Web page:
Loneliness isn’t something you would usually associate with professional footballers who play in front of thousands of fans every week. Yet four months after becoming Bournemouth’s record signing when he joined from Swedish club Malmo for £2m, South African striker Tokelo Rantie admits it’s not been an easy transition.
“I’m here on my own so it’s been really tough,” he says ahead of Bournemouth’s FA Cup third-round match at home to Burton Albion Saturday. “My family are all back home in South Africa and my mother is sick but we make sure we stay in touch and I’m on Skype all the time with them. In football, you have to go through a lot of things in order to reach the top. You have to deal with the loneliness but my experience when I was younger means I am able to cope with the situation.”
Rantie’s story is an unusual one. Raised in the remote town of Parys in the Free State, he was playing for local amateur side Dangerous Darkies and planning for a career as a chartered accountant when he spotted an internet advert to join the Stars of Africa academy, established by ex-Kaizer Chiefs assistant coach Farouk Khan.
“I’d just finished my school exams and was waiting for the bursary for university to come through,” he remembers. “Where I’ve come from there’s nothing in terms of scouting – you have to do it for yourself. That’s how I ended up finding about Stars of Africa. They invited me over for a trial and liked me so I came to live in the academy in Johannesburg.”
Within 12 months, Rantie was playing in Mozambique’s First Division before having his first taste of European football when he joined Malmo. A successful loan spell at feeder club IFK Hassleholm earned him a place in their first-team squad and a first international call-up for South Africa. But with French side St-Étienne and Middlesbrough vying for his signature in the summer, Rantie instead chose to move to the Cherries.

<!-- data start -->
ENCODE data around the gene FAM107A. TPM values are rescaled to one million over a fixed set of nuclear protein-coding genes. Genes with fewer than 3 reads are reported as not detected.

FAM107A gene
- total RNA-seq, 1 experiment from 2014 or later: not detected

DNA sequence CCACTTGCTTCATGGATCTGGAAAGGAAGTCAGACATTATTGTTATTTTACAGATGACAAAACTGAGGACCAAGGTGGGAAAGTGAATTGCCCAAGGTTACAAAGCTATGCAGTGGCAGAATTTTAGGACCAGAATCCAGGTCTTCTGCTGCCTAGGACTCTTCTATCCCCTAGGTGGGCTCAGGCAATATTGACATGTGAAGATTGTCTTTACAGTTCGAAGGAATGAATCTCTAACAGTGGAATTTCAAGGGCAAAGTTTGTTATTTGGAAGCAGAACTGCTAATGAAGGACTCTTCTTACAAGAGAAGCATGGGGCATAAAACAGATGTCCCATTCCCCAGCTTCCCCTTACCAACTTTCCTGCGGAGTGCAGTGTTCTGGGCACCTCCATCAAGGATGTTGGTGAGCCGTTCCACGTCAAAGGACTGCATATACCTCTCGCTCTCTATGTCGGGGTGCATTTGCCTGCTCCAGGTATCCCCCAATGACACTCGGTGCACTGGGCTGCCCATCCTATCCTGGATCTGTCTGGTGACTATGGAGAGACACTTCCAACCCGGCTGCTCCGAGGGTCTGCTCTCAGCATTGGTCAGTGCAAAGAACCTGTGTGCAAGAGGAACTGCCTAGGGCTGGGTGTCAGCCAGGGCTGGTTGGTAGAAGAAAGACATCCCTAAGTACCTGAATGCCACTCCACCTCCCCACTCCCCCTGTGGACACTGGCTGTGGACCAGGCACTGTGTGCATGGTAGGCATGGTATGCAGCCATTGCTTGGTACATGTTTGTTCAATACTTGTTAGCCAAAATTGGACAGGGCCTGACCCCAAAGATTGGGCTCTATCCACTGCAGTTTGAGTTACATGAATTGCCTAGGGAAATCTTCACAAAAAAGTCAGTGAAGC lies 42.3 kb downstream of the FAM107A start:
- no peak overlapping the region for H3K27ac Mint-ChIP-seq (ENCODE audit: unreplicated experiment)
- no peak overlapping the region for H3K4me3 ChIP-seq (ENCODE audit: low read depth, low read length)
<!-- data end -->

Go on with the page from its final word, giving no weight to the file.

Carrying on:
“I chose Bournemouth because I thought it was the best place for me to learn the English game,” he says. “I came and met the manager [Eddie Howe] and he told me about the history of the club and said that he wanted to help me develop as a player. That made it easier for me to decide. It’s an ambitious club who want to make a name for themselves and so do I.”
A return of just one goal so far is not exactly the start he had in mind on the pitch. But Rantie, who also intends to resume his accountancy studies, is convinced he is finding his feet despite the pressure of his price-tag.
“They’ve put a lot of faith in me but money is not a factor. A player has to deliver on the pitch and it’s nothing to do with how much he cost. There is some pressure on me but if I think about that all the time I’d be worrying about satisfying other people rather than playing my game. Once I’ve settled in, I’m going to be unstoppable.”
It was that kind of self-belief that helped South Africa record an unlikely victory over world champions Spain in a friendly in November. The 1-0 win has been hailed as their best results since the days of Benni McCarthy – who Rantie played with at South African side Orlando Pirates last year during a short loan spell.
“When I was a kid I had a big poster of him on my wall. I used to worship him. I still believe that there’s no one like him,” Rantie says. “He guided me with a lot of things and spoke a lot about his career in Europe.”
If he can achieve half as much as McCarthy – who won the Champions League for Porto under Jose Mourinho before moving on to Blackburn Rovers – accountancy’s loss will be football’s gain.
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